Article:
Letting go is hard. It just is. Plain and simple. What we hold onto, more or less gives us a sense of security, or perhaps purpose. We all need something (or rather Someone) to hold onto, even if the way we are doing so is reaching out in the darkness. Yet there are times in life when those spots in our lives that we just don't want to move on from will consume us if we aren't careful.
We cannot receive anything in our hands if we are holding onto something else tightly. We have to be willing to lose what we are grasping at in order to be free of it. Whatever it is we are clinging to will be the very thing we are asked to give. If we are willing to do that, we will find that this new disposition keeps our hearts lighter and directs our eyes to the next life. For we really cannot take anything with us...except what we give away.
The freedom that comes from surrender is very powerful because trying to do everything by our own control is incredibly narrow. The opposite of that is a cascading waterfall that knows no bounds because the floodgates are released. There is an openness about surrender because we are giving up control. We are letting God in and accepting, or I would say even embracing, the truth that He is in control.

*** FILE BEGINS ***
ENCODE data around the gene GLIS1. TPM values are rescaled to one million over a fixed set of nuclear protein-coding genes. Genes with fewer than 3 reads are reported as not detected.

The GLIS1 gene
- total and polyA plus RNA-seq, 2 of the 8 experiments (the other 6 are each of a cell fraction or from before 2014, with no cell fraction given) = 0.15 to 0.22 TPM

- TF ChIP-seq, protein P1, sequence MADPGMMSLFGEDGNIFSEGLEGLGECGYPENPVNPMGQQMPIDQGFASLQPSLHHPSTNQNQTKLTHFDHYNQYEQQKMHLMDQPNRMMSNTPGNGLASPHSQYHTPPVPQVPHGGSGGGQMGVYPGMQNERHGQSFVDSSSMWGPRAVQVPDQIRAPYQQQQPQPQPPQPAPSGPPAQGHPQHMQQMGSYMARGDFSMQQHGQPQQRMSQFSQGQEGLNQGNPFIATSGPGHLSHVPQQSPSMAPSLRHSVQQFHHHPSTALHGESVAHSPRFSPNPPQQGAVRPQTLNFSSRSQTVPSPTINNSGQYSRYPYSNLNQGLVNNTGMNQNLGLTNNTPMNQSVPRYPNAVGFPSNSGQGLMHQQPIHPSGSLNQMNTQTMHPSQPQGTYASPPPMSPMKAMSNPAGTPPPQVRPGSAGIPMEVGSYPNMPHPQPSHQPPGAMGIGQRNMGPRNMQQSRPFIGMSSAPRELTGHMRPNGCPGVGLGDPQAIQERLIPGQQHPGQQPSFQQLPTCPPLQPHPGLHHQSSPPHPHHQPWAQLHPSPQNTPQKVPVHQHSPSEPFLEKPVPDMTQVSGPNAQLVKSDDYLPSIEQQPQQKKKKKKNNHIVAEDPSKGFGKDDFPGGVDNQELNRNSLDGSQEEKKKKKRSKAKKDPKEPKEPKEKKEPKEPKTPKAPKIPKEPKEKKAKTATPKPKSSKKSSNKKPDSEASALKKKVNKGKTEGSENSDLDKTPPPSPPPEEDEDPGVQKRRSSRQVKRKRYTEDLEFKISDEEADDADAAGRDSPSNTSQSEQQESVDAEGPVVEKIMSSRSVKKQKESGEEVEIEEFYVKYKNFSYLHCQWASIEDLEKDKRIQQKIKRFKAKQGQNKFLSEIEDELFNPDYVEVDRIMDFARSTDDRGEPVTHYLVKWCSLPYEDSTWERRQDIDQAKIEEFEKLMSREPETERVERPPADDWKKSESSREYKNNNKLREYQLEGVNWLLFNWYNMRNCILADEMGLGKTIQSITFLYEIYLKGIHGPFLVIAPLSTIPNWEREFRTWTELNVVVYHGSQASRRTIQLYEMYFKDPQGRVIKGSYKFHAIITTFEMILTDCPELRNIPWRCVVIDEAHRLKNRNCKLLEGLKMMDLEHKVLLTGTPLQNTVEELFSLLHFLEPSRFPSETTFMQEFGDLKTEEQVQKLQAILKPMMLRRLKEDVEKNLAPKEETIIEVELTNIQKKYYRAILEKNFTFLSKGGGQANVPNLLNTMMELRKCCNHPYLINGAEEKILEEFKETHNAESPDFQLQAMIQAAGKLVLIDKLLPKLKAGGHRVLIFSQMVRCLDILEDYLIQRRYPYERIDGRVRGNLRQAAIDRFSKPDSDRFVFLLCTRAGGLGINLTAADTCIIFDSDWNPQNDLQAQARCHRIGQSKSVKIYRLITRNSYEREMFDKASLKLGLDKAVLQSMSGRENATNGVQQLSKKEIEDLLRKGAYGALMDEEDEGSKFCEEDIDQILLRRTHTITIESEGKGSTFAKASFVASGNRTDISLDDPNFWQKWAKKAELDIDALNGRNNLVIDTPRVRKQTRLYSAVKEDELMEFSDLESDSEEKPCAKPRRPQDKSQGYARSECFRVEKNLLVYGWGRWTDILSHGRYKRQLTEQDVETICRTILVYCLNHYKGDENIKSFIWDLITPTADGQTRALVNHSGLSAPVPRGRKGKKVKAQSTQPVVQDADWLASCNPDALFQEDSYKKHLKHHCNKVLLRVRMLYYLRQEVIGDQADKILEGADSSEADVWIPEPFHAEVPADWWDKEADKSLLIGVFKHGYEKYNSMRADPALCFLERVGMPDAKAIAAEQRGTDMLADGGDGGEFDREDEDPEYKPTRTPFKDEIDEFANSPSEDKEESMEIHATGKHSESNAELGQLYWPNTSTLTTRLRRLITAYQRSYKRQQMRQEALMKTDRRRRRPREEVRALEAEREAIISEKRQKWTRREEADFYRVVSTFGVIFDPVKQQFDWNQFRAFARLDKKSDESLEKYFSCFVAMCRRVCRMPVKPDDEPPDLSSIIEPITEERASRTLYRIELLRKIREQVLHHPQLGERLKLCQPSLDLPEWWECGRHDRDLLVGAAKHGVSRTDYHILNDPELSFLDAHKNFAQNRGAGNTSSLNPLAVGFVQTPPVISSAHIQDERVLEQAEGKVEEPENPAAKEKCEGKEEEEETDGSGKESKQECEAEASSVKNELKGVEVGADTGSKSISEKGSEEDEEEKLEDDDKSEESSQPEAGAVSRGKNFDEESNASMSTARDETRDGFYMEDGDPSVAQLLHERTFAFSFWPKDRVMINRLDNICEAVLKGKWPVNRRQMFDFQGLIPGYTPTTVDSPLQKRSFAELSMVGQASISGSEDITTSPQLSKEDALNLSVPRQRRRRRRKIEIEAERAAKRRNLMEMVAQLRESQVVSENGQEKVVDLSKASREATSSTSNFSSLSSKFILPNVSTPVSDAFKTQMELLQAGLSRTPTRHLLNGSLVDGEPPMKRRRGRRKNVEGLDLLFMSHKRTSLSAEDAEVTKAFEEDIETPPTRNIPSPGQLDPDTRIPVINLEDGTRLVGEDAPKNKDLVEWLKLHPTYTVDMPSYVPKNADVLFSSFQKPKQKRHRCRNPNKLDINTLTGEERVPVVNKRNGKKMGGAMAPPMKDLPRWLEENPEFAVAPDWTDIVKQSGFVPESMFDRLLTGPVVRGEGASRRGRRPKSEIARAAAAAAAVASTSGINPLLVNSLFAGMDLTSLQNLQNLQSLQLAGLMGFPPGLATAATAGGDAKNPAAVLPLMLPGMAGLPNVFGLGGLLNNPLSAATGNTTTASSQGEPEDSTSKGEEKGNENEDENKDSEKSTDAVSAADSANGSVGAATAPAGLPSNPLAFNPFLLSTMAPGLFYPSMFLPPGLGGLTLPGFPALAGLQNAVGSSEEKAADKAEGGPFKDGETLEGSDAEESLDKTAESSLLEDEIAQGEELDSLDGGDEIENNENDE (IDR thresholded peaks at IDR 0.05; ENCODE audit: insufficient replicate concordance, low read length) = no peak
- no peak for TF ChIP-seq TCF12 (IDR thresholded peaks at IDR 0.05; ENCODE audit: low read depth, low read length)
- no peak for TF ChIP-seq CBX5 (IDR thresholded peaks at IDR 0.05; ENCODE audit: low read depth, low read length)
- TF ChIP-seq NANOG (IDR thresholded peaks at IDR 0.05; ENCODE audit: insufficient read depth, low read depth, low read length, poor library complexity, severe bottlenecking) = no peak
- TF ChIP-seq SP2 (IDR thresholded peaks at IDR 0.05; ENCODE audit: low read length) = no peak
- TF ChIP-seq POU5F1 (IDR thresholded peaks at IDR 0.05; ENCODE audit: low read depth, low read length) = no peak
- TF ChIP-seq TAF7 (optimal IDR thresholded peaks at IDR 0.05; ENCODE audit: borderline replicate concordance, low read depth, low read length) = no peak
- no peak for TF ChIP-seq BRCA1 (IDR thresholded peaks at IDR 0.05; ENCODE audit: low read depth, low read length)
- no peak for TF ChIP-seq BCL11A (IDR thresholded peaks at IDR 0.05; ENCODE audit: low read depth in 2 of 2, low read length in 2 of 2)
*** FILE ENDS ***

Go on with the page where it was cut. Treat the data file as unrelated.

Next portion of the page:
On this Laetare Sunday, we are given a light amidst our Lenten travels to remember that there is a purpose to the "not-knowing," "lost-in-the-woods," "groping-in-the-darkness," kind of prayer that often hits us mid-Lent. A joyful person is one who has found that freedom in surrender--a willingness to lose anything and let go of anything except Him.